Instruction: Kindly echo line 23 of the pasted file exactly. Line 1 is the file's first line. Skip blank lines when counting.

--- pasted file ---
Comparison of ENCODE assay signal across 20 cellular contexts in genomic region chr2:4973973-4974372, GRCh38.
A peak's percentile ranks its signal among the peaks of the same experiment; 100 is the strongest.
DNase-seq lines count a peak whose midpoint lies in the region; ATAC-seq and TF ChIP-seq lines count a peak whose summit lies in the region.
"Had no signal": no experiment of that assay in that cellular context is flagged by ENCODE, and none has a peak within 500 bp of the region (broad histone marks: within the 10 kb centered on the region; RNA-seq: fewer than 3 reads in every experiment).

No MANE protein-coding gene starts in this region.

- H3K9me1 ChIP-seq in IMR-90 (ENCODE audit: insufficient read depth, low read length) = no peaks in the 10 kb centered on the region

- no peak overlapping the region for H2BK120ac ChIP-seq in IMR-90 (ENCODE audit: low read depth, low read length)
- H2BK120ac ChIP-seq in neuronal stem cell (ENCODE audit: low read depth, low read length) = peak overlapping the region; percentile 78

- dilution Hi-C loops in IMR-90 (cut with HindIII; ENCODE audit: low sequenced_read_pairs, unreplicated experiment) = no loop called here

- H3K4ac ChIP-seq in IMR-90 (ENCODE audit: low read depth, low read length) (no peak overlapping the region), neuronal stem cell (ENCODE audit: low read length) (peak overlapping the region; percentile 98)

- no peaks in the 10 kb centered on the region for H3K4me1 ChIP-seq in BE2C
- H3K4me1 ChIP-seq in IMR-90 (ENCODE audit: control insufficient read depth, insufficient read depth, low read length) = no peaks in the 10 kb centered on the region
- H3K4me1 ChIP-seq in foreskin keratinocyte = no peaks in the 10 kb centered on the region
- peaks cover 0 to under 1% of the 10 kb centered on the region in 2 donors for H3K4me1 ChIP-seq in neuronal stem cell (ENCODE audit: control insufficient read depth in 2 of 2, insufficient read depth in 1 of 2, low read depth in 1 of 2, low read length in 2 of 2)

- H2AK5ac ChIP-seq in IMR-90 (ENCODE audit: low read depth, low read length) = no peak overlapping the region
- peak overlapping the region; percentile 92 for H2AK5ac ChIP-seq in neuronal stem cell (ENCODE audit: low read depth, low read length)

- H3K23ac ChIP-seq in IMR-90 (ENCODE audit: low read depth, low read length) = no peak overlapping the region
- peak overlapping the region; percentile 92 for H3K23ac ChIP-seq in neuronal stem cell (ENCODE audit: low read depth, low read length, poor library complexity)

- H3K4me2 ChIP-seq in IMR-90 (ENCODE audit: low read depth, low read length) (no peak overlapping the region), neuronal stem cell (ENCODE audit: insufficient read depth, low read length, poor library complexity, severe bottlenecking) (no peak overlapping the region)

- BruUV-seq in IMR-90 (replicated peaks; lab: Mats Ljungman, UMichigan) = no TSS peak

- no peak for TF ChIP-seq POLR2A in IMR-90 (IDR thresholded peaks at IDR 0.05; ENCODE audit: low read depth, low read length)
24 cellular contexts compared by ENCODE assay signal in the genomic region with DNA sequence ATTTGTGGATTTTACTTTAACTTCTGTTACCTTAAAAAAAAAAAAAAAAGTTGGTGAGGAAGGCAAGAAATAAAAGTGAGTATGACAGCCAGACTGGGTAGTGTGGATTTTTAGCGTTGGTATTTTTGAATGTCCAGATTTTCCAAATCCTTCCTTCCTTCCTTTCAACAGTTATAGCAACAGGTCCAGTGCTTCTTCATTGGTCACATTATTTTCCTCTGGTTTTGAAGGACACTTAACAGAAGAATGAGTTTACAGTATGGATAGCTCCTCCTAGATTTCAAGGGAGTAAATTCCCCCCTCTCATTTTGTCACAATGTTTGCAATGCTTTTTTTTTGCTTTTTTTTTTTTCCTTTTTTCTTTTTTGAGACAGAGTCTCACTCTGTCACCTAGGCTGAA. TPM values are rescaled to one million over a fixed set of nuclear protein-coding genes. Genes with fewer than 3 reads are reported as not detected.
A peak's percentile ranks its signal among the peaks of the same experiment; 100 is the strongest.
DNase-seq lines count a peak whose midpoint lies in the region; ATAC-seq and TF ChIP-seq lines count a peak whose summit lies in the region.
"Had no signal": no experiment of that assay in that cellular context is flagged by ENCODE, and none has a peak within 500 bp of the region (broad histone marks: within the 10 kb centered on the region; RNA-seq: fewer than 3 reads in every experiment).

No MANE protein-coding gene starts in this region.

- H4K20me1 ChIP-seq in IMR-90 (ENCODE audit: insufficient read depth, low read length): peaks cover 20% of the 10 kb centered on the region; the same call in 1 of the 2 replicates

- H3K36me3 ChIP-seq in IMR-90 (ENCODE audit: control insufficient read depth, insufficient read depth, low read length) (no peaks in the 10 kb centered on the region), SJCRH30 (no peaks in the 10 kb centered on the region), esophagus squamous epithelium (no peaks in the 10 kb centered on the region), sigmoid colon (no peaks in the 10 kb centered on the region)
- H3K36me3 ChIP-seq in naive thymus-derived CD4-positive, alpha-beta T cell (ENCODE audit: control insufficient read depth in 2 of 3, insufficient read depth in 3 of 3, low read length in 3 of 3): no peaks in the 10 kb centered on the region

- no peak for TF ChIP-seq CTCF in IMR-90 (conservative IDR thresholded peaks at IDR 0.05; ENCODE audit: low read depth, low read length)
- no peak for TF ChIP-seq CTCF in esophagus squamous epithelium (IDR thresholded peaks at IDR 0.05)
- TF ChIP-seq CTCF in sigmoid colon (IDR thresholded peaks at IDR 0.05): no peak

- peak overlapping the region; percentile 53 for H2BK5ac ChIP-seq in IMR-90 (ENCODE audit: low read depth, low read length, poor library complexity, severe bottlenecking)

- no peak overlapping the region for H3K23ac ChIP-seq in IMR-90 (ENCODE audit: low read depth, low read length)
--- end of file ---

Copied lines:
A peak's percentile ranks its signal among the peaks of the same experiment; 100 is the strongest.